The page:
Death Of Death By Emily Dickinson Essay

1054 Words Apr 13th, 2015 null Page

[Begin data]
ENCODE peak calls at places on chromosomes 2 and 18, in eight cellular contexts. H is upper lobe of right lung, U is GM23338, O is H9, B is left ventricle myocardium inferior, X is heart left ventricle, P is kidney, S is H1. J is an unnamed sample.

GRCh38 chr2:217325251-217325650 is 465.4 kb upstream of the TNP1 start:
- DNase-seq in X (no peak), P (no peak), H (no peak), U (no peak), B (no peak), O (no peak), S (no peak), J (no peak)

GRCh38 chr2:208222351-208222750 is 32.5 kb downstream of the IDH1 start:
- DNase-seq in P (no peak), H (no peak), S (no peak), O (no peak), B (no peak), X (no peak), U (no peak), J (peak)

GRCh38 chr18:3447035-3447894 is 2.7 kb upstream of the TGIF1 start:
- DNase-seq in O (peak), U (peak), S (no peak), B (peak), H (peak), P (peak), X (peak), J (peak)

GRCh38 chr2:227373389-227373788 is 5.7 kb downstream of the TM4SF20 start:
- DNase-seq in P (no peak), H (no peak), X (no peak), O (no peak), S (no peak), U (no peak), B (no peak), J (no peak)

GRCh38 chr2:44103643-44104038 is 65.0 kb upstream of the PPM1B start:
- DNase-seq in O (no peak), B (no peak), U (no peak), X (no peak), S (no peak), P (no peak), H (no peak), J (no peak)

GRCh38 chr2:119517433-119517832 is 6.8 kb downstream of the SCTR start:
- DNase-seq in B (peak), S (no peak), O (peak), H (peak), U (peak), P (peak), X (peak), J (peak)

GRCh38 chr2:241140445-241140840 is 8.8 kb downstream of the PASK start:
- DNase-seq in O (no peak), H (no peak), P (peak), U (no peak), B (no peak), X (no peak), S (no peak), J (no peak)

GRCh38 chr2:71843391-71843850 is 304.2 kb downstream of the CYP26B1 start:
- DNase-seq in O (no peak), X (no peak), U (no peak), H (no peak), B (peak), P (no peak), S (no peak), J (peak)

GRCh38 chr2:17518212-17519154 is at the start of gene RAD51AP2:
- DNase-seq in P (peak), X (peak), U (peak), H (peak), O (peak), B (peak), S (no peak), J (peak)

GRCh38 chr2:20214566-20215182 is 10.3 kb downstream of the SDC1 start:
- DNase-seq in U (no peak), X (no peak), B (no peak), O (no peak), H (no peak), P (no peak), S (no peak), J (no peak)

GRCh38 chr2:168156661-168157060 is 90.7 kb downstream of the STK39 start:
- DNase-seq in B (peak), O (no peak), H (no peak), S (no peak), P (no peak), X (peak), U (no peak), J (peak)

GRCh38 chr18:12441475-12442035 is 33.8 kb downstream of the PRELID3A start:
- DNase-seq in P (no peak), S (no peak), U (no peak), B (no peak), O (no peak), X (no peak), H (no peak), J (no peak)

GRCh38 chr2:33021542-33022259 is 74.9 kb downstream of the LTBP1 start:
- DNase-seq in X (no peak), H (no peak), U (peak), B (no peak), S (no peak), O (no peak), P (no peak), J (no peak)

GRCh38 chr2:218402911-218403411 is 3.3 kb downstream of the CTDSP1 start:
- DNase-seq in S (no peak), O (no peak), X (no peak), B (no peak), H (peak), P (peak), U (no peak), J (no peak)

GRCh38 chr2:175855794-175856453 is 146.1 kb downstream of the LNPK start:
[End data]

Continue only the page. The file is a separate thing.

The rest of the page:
It is evident in many of Emily Dickinson’s poems that death is important to Dickinson. Out of the thousands of poems Dickinson wrote, about 600 of them are concerned with the theme of death. The reason why the theme death is so important to Dickinson remains a topic for criticism and debate. Among these 600 many of them are her best loved and critically acclaimed poems, for example, “I felt a Funeral, in my Brain,” “I Heard a fly buzz—when I Died,” and “Because I Could not Stop for Death,” are just a few of the many poems where the theme death is evident. Dickinson`s poem “I felt a Funeral, in my Brain,” evidently represents the theme death. Dickinson utilizes metaphors of a funeral to represent to the reader that a part of her is dying. The first line in this poem reads “I felt a Funeral, in my Brain,” (Dickinson 280) A funeral is a clear representation of death. Dickinson’s use of the word funeral gives the reader a clear understanding that this word is being used to demonstrate that a death has occurred. Dickinson`s use of a funeral is appropriate imagery for her ordeal. The most common question when referring to this poem is concerning what kind of death is Dickinson actually referring to. In this poem Dickinson is using the funeral in her brain, to describe that she is dying mentally. Dickinson feels as though her mental abilities are diminishing, and are being restricted due to the limits placed on her by the age of the world she lives in, therefore, the…

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